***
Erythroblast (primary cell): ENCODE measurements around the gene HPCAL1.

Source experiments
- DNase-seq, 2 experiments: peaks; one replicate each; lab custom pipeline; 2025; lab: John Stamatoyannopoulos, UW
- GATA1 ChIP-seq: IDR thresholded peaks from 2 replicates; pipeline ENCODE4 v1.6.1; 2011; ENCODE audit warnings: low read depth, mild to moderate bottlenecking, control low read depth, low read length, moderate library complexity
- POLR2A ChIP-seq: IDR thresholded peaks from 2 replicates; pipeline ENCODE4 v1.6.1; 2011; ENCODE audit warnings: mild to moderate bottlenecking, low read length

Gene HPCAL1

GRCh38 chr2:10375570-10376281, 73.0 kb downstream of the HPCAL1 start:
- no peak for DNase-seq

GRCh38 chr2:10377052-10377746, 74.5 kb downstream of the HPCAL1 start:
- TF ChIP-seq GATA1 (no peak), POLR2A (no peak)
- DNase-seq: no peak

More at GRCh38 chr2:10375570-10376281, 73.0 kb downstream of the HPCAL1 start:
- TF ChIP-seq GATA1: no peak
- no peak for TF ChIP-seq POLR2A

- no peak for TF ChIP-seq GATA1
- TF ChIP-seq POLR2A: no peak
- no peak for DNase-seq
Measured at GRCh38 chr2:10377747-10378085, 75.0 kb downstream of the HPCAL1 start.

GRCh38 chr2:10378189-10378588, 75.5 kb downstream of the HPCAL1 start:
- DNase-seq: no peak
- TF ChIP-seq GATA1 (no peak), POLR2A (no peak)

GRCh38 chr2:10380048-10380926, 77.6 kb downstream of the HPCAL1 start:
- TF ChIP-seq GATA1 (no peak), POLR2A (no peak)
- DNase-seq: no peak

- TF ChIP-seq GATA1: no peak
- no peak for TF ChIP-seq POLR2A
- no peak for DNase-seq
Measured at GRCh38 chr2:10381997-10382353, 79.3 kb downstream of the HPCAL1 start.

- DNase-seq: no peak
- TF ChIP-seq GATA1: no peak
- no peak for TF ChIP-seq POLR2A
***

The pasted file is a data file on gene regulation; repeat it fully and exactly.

Erythroblast (primary cell): ENCODE measurements around the gene HPCAL1.

Source experiments
- DNase-seq, 2 experiments: peaks; one replicate each; lab custom pipeline; 2025; lab: John Stamatoyannopoulos, UW
- GATA1 ChIP-seq: IDR thresholded peaks from 2 replicates; pipeline ENCODE4 v1.6.1; 2011; ENCODE audit warnings: low read depth, mild to moderate bottlenecking, control low read depth, low read length, moderate library complexity
- POLR2A ChIP-seq: IDR thresholded peaks from 2 replicates; pipeline ENCODE4 v1.6.1; 2011; ENCODE audit warnings: mild to moderate bottlenecking, low read length

Gene HPCAL1

GRCh38 chr2:10375570-10376281, 73.0 kb downstream of the HPCAL1 start:
- no peak for DNase-seq

GRCh38 chr2:10377052-10377746, 74.5 kb downstream of the HPCAL1 start:
- TF ChIP-seq GATA1 (no peak), POLR2A (no peak)
- DNase-seq: no peak

More at GRCh38 chr2:10375570-10376281, 73.0 kb downstream of the HPCAL1 start:
- TF ChIP-seq GATA1: no peak
- no peak for TF ChIP-seq POLR2A

- no peak for TF ChIP-seq GATA1
- TF ChIP-seq POLR2A: no peak
- no peak for DNase-seq
Measured at GRCh38 chr2:10377747-10378085, 75.0 kb downstream of the HPCAL1 start.

GRCh38 chr2:10378189-10378588, 75.5 kb downstream of the HPCAL1 start:
- DNase-seq: no peak
- TF ChIP-seq GATA1 (no peak), POLR2A (no peak)

GRCh38 chr2:10380048-10380926, 77.6 kb downstream of the HPCAL1 start:
- TF ChIP-seq GATA1 (no peak), POLR2A (no peak)
- DNase-seq: no peak

- TF ChIP-seq GATA1: no peak
- no peak for TF ChIP-seq POLR2A
- no peak for DNase-seq
Measured at GRCh38 chr2:10381997-10382353, 79.3 kb downstream of the HPCAL1 start.

- DNase-seq: no peak
- TF ChIP-seq GATA1: no peak
- no peak for TF ChIP-seq POLR2A